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    @Mars: Imagine you start working on a project in language x, and then after you've made a good chunk of progress, a decision comes in from above that the project will actually be implemented in language y. Sure, you're getting paid, but aren't you at least a bit frustrated that a big chunk of your work on the project is suddenly tossed out and you'll have to redo it?
    – ruakh
    Feb 18, 2020 at 7:22
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    I would be surprised you hold of on external recruitments for a project that has been delayed for only a month or so (end march as per OP), given that the time to recruit externally in itself often is multiple months. You'd much rather keep those new employees busy for a month then start over... . Internally is another case because you can reduce project costs this way.
    – KillianDS
    Feb 18, 2020 at 10:59

I would not tell either recruiter.

What would you hope to gain by telling either recruiter? There is potential that you would be removed from consideration for a job. Then if the other does not come through you've lost out on both jobs. When you have a signed offer (from either company) then you tell the other recruiter.

  • I was think of telling the internal recruiter for purposes of getting him to move quicker, if there was anything in the pipeline. You do have a point though. I had no plans to tell the external recruiter anything unless I go with the internal recruiter and even then only that I found a better opportunity. Their salary is probably set in stone, since it went through an external recruiter and they probably negotiated on those grounds. Either way neither company will ever know what company is on the other end. Feb 17, 2020 at 19:24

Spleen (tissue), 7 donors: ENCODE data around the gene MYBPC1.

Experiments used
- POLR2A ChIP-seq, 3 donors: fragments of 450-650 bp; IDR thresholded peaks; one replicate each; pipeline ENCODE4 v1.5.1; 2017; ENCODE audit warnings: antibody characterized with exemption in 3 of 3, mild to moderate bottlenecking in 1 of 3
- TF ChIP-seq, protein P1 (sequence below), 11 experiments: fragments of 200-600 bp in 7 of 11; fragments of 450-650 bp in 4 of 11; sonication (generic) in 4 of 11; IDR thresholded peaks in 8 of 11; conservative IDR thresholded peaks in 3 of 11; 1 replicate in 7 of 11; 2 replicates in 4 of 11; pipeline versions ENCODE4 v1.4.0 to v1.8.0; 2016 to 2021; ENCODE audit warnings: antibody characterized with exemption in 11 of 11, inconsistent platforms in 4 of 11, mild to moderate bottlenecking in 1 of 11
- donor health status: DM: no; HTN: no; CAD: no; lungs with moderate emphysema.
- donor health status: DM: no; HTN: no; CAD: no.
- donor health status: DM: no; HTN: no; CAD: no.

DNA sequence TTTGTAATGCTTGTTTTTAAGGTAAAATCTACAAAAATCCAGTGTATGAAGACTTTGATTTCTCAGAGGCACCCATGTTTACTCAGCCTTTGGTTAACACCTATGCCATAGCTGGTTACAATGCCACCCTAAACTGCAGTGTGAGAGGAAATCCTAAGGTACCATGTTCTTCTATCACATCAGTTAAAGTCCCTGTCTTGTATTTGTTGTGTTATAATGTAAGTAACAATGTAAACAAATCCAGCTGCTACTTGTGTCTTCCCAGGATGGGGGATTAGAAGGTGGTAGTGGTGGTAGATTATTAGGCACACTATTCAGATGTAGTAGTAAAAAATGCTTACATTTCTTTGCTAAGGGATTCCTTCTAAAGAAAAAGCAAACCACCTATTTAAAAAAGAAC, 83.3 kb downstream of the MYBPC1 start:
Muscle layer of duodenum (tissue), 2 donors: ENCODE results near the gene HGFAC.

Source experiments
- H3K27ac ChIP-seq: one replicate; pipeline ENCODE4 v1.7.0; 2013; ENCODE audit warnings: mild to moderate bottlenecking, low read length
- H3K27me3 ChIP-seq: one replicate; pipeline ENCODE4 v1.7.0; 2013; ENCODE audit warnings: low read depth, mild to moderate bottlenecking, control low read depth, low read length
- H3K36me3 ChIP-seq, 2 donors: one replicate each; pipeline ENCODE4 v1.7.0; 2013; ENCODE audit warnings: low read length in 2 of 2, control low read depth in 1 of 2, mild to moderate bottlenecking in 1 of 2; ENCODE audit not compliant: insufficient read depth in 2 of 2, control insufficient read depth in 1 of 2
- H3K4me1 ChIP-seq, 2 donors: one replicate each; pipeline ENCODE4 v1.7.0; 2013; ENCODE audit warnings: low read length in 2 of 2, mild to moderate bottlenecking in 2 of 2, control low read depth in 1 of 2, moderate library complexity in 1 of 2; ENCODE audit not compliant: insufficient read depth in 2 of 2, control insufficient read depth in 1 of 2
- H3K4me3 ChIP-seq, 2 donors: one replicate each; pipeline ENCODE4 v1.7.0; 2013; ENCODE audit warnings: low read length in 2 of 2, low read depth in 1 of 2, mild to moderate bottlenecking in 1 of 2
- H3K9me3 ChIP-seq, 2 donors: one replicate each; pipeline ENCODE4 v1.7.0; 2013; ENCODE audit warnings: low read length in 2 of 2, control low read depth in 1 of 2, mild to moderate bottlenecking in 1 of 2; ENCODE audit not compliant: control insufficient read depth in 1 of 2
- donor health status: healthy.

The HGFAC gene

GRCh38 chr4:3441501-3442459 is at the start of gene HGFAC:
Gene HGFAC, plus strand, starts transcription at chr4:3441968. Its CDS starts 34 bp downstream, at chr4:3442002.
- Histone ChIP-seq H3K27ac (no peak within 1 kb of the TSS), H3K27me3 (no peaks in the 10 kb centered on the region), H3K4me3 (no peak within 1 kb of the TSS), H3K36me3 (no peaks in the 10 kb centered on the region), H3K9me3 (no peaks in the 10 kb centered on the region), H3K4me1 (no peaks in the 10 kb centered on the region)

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    @Shirohige6969 an email asking for the progress of the application should be enough for the internal recruiter. Squeaky wheel gets the grease!
    – Chad
    Feb 17, 2020 at 19:27

This entire predicament seems based on the assumptions that

  • The internal recruiter will be unable to move quickly to make an offer
  • The external recruiter will be unable to wait long once they've made an offer

Those assumptions are probably both false, but better than that, it actually only takes one to be false to resolve the other anyway.

Slow down. Take the external interview, then only if you get an offer, think about what you want to do, and negotiate accordingly from that position. One or the other will find a way to bring forward or postpone a decision, if they really want to hire you. There's plenty of time!

  • 1
    I did very much appreciate your answer, as I was mostly just looking at the the first point being true and thinking the second one is a big unknown. I still think that if this interview goes well, then I'll probably hear back within 10 days from now, maybe even start offers and showing me stuff then. That's where my concern came from. Feb 17, 2020 at 21:59